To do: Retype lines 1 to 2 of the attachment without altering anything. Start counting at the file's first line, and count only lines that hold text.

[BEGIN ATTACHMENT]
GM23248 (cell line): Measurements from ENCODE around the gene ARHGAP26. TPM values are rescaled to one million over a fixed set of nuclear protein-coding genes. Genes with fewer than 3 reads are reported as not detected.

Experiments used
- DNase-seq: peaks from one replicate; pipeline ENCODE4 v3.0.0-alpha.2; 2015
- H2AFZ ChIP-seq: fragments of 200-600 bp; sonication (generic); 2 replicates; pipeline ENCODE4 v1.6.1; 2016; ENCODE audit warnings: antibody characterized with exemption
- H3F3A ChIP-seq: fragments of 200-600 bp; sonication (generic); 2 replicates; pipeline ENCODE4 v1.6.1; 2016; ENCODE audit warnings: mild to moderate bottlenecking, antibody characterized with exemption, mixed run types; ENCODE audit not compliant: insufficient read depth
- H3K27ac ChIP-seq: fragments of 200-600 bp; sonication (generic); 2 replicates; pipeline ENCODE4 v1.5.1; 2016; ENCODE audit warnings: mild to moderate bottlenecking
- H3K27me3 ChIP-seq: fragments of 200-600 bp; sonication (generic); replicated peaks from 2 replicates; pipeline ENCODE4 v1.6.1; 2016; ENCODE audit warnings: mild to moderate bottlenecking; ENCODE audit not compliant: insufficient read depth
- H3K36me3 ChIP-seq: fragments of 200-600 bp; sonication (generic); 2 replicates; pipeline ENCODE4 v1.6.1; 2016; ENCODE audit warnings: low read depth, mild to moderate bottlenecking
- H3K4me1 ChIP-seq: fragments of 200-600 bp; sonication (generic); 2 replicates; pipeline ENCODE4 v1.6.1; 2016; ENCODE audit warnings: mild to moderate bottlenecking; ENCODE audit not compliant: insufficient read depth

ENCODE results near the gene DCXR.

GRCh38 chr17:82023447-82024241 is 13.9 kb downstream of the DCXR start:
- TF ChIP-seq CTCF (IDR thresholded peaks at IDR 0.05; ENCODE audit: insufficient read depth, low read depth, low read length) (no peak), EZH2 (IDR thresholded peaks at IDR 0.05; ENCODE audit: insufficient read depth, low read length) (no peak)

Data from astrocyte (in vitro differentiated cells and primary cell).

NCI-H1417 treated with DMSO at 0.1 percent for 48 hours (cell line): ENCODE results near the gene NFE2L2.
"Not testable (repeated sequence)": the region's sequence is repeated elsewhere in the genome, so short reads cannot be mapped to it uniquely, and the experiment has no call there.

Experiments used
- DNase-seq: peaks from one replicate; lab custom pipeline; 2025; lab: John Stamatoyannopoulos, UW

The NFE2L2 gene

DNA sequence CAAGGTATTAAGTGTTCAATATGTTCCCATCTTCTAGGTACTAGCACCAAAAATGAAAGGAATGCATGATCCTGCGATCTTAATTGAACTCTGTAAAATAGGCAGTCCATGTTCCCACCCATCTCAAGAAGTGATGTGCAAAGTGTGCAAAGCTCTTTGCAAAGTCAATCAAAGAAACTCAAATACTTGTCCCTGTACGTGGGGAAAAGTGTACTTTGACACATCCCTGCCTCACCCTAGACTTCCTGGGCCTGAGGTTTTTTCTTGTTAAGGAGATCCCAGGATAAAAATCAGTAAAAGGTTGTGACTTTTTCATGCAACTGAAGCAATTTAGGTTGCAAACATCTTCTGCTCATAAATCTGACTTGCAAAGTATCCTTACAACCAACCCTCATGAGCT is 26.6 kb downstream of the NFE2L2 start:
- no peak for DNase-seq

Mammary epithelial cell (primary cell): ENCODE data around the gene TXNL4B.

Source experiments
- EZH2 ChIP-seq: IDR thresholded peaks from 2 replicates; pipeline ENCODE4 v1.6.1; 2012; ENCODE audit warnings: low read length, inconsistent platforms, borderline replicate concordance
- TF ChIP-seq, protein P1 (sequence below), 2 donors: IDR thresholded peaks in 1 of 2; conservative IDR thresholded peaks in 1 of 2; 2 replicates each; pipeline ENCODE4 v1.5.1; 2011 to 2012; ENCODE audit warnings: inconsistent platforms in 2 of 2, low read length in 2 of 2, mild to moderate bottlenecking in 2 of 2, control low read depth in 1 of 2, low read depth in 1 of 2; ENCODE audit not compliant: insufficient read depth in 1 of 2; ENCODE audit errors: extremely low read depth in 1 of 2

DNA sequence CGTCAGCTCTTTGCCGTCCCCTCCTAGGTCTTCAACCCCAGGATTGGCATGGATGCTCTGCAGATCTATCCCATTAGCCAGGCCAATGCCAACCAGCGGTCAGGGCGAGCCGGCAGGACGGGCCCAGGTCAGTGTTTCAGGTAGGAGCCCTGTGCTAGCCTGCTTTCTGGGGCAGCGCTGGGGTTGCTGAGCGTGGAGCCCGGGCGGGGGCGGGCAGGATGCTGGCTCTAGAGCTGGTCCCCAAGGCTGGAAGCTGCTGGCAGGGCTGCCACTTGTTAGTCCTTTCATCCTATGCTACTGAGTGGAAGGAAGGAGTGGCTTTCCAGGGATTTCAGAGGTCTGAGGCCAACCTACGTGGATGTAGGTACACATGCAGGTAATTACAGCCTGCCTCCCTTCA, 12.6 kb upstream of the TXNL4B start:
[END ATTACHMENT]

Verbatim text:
GM23248 (cell line): Measurements from ENCODE around the gene ARHGAP26. TPM values are rescaled to one million over a fixed set of nuclear protein-coding genes. Genes with fewer than 3 reads are reported as not detected.

Experiments used